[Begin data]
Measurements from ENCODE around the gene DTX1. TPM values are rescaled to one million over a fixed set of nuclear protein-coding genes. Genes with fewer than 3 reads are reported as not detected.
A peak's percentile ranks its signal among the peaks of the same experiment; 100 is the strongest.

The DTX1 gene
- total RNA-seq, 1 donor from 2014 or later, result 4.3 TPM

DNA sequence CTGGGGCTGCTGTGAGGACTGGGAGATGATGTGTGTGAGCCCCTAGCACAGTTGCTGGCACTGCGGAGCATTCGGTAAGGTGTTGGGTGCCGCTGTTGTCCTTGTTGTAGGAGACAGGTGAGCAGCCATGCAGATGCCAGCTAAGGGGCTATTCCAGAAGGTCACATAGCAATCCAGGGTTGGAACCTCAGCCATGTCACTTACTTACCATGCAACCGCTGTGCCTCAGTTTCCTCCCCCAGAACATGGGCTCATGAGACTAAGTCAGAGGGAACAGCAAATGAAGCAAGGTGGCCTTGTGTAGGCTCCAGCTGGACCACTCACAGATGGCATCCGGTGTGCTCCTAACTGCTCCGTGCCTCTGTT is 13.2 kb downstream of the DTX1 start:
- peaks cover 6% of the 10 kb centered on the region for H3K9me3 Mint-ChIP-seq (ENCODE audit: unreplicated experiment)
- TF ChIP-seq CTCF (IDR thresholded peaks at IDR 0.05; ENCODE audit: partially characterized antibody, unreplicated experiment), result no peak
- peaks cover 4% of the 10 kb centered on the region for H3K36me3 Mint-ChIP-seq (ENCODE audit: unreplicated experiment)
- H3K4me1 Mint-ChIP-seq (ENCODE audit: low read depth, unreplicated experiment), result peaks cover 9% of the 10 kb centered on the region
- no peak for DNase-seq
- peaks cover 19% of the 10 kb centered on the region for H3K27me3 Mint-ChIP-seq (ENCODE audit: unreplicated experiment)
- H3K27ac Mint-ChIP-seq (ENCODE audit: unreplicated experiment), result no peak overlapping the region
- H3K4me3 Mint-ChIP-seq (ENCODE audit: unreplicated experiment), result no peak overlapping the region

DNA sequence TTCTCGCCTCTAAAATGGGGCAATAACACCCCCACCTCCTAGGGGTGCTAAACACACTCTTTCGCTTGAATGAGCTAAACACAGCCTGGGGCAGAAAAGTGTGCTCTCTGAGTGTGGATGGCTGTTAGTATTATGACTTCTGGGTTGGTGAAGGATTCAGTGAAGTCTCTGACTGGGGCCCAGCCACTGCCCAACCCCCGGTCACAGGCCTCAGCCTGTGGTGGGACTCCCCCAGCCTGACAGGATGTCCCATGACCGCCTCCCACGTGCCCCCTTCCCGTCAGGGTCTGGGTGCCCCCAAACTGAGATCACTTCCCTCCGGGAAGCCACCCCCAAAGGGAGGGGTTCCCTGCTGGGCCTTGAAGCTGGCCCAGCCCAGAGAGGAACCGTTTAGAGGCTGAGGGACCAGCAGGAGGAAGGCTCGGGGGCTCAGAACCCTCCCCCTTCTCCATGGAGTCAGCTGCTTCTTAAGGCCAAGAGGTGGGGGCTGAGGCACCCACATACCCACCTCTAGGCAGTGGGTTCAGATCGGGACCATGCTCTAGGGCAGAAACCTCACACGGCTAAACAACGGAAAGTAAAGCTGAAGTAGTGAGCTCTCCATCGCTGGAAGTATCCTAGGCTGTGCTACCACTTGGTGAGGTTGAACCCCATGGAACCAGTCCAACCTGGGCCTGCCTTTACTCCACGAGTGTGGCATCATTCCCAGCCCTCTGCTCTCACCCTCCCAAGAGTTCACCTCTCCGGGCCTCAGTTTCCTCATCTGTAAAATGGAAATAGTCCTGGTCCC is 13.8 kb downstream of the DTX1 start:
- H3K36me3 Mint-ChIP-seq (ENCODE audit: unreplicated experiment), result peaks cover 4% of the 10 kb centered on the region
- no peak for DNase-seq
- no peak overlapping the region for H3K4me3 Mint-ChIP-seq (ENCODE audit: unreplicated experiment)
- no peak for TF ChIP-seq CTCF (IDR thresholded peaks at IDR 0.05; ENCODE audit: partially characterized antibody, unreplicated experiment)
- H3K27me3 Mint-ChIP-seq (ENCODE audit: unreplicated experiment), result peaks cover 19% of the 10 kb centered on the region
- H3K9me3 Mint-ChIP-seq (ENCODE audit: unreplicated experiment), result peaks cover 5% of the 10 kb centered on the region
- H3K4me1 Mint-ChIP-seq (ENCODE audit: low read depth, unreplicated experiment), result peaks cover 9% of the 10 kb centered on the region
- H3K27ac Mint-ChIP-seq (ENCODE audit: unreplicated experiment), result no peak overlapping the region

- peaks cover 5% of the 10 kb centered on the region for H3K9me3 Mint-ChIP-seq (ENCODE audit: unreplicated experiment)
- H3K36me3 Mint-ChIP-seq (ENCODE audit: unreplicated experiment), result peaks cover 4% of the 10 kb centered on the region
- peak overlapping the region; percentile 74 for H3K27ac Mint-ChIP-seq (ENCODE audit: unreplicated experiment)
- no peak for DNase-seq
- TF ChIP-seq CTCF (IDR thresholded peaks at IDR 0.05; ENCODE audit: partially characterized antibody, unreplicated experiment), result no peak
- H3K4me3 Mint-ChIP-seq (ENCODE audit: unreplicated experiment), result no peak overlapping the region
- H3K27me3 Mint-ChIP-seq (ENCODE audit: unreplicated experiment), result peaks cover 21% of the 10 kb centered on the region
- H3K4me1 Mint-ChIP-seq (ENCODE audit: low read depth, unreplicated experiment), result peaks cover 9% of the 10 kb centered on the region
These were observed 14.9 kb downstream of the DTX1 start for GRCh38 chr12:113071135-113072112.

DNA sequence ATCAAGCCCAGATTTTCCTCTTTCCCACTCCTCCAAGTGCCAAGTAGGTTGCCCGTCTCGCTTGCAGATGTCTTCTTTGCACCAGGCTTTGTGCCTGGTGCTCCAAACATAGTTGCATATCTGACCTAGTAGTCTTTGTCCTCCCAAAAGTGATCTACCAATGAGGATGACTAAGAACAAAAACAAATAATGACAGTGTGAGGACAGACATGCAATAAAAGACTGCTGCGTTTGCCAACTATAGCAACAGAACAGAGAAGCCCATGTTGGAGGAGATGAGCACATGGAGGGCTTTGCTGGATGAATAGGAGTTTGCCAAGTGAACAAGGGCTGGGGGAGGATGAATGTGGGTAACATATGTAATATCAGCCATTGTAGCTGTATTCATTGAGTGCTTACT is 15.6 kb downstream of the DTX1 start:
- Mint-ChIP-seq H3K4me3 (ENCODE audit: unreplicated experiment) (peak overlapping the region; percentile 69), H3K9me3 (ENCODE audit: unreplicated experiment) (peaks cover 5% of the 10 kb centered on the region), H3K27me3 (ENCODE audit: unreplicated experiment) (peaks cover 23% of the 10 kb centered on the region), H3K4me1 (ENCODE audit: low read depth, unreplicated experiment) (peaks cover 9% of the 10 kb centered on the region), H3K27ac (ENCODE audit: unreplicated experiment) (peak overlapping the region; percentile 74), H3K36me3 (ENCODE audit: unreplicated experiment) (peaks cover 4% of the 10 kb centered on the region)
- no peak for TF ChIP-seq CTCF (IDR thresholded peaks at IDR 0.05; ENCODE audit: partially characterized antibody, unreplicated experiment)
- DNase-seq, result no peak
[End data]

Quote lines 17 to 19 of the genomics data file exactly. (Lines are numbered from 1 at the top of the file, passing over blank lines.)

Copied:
- no peak overlapping the region for H3K4me3 Mint-ChIP-seq (ENCODE audit: unreplicated experiment)
- no peak for TF ChIP-seq CTCF (IDR thresholded peaks at IDR 0.05; ENCODE audit: partially characterized antibody, unreplicated experiment)
- H3K27me3 Mint-ChIP-seq (ENCODE audit: unreplicated experiment), result peaks cover 19% of the 10 kb centered on the region